Here is National Geographic:

    “There are several greenhouse gases responsible for warming, and humans emit them in a variety of ways. Most come from the combustion of fossil fuels in cars, factories and electricity production. The gas responsible for the most warming is carbon dioxide, also called CO2. Other contributors include methane released from landfills and agriculture (especially from the digestive systems of grazing animals), nitrous oxide from fertilizers, gases used for refrigeration and industrial processes, and the loss of forests that would otherwise store CO2.

    Different greenhouse gases have very different heat-trapping abilities. Some of them can even trap more heat than CO2. A molecule of methane produces more than 20 times the warming of a molecule of CO2. Nitrous oxide is 300 times more powerful than CO2. Other gases, such as chlorofluorocarbons (which have been banned in much of the world because they also degrade the ozone layer), have heat-trapping potential thousands of times greater than CO2. But because their concentrations are much lower than CO2, none of these gases adds as much warmth to the atmosphere as CO2 does.

    In order to understand the effects of all the gases together, scientists tend to talk about all greenhouse gases in terms of the equivalent amount of CO2. Since 1990, yearly emissions have gone up by about 6 billion metric tons of “carbon dioxide equivalent” worldwide, more than a 20 percent increase.”

    Go sell stupid elsewhere. We ain’t buying.

  9. [...] Barry: Everything you know about investing is wrong.  (TBP) [...]

  10. rallip3 says:

    One of the problems with forecasting US stock returns is that this is forecasting a subset: US stocks are a subset of World stocks which are in turn a subset of all investible assets (real estate, collectibles, commodities, derivatives, cash, fixed interest, etc …). This means that even if we could forecast the real return on the entire set of world investible assets, the allocation of that performance between the competing asset classes remains variable and unpredictable.
    A fashionable common-sense approach to forecasting world all-asset returns would be to consider world demographics and world rates of accumulation and consumption of capital. As far as I can see, these are not considered in the Vanguard study.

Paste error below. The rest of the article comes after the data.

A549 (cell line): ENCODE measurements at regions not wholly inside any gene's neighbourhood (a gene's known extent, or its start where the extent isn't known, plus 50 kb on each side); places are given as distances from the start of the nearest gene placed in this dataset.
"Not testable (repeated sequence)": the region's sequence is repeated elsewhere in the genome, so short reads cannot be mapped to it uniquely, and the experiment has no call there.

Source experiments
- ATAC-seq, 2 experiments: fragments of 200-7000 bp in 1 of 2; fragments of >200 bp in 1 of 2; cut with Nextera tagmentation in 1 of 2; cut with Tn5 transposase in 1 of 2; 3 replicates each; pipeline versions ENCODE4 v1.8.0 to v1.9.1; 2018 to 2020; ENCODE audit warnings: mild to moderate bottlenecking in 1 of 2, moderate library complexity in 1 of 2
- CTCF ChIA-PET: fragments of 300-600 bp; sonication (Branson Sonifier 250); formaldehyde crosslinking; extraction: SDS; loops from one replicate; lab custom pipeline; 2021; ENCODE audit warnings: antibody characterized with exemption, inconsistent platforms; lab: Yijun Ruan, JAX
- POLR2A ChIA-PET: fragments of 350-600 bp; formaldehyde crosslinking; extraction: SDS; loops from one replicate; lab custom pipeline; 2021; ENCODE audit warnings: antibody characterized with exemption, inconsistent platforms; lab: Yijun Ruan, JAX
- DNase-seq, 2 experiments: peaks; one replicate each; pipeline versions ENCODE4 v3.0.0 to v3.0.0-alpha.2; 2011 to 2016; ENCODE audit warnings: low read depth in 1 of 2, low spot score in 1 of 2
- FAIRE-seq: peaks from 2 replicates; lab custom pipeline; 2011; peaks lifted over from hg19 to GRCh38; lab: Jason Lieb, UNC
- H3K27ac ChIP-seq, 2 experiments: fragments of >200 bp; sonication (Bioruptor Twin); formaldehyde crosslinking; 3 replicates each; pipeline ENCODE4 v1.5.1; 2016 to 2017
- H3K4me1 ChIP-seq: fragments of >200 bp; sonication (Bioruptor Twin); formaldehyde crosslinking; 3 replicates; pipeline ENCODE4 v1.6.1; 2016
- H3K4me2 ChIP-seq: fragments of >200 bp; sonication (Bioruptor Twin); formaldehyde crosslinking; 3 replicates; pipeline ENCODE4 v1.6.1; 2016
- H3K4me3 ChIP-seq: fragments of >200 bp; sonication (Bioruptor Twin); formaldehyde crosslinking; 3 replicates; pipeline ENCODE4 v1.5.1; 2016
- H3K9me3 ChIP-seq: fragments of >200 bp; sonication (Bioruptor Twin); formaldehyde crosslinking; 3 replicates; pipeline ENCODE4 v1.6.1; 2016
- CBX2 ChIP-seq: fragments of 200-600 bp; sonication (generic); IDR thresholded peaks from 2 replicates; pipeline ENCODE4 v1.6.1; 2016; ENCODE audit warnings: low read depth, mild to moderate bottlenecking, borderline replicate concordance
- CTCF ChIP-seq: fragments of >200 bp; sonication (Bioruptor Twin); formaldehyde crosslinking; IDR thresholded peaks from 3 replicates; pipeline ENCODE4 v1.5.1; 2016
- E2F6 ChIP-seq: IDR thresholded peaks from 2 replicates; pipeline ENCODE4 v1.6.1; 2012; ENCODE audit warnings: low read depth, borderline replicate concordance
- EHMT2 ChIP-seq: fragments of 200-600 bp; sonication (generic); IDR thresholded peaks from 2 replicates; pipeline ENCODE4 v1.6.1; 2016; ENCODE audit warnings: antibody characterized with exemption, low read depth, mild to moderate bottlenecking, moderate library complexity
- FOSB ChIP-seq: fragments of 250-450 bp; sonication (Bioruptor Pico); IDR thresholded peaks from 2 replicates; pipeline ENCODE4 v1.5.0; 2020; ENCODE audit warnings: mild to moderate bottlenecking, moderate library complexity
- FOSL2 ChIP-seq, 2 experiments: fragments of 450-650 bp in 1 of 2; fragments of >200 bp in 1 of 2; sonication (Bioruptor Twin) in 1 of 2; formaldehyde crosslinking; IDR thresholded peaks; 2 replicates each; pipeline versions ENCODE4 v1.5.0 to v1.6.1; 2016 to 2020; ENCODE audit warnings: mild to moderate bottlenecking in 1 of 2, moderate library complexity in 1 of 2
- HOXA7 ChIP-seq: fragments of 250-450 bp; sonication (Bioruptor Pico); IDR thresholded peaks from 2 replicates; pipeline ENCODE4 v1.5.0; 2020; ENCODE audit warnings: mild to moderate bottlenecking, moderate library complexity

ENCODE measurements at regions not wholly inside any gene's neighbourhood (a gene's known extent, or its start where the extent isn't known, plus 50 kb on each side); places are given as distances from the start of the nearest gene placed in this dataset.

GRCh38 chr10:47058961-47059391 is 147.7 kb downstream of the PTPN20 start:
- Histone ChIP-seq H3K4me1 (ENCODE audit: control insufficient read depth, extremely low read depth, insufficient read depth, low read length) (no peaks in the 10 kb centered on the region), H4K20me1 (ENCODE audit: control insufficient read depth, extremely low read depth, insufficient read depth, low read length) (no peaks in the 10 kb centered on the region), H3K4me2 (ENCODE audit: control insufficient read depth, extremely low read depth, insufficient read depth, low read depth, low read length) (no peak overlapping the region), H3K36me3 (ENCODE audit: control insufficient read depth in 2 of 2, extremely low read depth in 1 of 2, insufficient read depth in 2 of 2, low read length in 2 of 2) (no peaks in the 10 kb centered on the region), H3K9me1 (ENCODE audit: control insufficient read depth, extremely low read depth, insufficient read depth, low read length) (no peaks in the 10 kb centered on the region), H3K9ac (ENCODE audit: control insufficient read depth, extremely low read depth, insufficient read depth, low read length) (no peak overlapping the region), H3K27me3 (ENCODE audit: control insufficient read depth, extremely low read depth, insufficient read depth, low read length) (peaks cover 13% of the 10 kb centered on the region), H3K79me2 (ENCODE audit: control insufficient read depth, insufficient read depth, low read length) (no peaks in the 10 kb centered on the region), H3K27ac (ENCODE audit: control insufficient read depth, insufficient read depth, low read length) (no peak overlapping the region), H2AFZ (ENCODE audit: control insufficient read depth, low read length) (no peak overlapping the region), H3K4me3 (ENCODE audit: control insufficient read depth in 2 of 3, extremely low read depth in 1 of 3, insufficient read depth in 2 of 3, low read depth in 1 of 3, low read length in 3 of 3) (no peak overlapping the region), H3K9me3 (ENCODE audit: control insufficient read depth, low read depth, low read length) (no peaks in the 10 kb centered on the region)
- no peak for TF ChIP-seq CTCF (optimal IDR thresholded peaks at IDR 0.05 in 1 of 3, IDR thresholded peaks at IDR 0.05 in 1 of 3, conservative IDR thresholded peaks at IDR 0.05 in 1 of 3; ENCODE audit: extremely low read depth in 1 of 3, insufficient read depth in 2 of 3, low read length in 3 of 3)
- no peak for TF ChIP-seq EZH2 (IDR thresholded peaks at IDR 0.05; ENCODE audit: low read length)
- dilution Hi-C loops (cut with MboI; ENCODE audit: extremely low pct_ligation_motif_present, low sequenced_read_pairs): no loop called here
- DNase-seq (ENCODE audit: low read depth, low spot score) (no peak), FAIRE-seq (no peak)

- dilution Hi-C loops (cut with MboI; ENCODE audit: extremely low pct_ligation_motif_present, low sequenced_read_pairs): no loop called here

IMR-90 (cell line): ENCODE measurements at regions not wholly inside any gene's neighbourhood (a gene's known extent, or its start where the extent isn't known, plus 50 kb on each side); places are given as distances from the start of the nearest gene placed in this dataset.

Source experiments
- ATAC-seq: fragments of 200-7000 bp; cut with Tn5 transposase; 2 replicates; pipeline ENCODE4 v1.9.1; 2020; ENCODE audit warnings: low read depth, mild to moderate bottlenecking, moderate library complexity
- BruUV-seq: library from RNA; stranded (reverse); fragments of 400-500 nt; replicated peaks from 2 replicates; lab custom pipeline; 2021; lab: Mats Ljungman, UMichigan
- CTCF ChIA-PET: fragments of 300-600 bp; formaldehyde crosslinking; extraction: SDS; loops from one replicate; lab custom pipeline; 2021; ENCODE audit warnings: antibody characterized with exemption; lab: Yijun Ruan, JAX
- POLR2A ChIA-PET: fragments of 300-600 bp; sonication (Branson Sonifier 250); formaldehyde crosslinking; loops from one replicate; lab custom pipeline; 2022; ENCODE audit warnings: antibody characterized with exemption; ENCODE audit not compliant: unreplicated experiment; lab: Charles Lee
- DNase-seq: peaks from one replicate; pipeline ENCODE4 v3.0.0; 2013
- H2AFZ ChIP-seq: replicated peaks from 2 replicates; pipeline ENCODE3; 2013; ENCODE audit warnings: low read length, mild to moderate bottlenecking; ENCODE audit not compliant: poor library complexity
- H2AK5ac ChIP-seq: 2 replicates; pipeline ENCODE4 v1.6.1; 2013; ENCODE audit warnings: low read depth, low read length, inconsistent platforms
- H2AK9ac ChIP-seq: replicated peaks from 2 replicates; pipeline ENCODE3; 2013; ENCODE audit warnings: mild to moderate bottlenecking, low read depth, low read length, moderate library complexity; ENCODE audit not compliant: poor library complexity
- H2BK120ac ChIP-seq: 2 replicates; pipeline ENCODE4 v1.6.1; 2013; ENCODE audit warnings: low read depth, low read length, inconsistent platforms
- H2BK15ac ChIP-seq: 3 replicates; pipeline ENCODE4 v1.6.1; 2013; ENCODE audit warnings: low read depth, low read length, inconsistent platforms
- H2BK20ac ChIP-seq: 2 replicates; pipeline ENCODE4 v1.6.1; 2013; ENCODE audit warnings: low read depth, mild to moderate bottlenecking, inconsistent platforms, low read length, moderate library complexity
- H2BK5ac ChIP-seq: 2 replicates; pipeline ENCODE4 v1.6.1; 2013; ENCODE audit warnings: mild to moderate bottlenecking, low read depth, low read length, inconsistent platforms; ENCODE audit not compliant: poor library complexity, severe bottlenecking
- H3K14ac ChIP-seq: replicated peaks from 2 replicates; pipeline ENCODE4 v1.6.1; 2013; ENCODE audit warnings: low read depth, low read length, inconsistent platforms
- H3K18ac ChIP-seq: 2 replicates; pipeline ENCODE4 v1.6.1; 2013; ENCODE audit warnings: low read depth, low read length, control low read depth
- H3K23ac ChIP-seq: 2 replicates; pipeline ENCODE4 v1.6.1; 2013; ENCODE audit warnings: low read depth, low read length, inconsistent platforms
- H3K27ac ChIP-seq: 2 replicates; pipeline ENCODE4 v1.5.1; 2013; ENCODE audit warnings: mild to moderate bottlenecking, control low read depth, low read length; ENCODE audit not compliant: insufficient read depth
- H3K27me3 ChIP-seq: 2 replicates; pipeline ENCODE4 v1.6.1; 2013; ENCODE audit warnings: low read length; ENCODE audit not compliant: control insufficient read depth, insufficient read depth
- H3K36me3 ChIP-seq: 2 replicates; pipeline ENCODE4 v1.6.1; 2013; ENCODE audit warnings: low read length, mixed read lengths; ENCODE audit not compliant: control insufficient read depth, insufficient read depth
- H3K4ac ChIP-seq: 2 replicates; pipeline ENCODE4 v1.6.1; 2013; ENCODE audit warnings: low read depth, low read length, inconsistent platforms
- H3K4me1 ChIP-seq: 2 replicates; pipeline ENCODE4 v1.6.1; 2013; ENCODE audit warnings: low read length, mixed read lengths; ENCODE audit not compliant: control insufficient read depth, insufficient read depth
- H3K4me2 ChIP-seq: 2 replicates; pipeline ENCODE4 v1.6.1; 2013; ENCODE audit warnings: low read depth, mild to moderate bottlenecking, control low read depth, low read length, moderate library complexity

11. b_thunder says:

    The only 2 rules that matter are:
    1. Buy low, sell high
    2. Don’t lose money

    All other “rules of thumb” taken by themselves are useless. They only work when the “rest of the crowd” follows those rules, and you can front-run “the crowd.”

  12. Francois says:

    There is an excellent interview of Meb Faber by Michael Covel dated 06/19/2012 for those who might be interested.

    The answer to your question is “No”; I am not affiliated in any way shape or form with Michael Covel, except as a listener of his podcasts.

  13. foss says:

    If only they had looked at trading on inside information…

    I bet that one has a slightly higher R squared :)

    After all, that’s one of the ways the big boys do it, since they know all of the above is true.

  14. Pantmaker says:

    JD- the “forecasting is folly” mantra is industry speak for “you have no business trying to manage your own money…put my firm on direct deposit and leave the non-forecasting of you investment decisions up to someone who can get paid properly for it.”

  15. I don’t speak on behalf of the industry, only on behalf of myself:

    Every speech I give to main street investors begins with the following: “The best investing advice you will ever receive is that you should dollar cost average each month into 3 or 4 broad (low cost) indices. History teaches us that most of you will ignore this excellent advice in pursuit of glory and or entertainment.”

    For much of the public, that is what they should do (but don’t).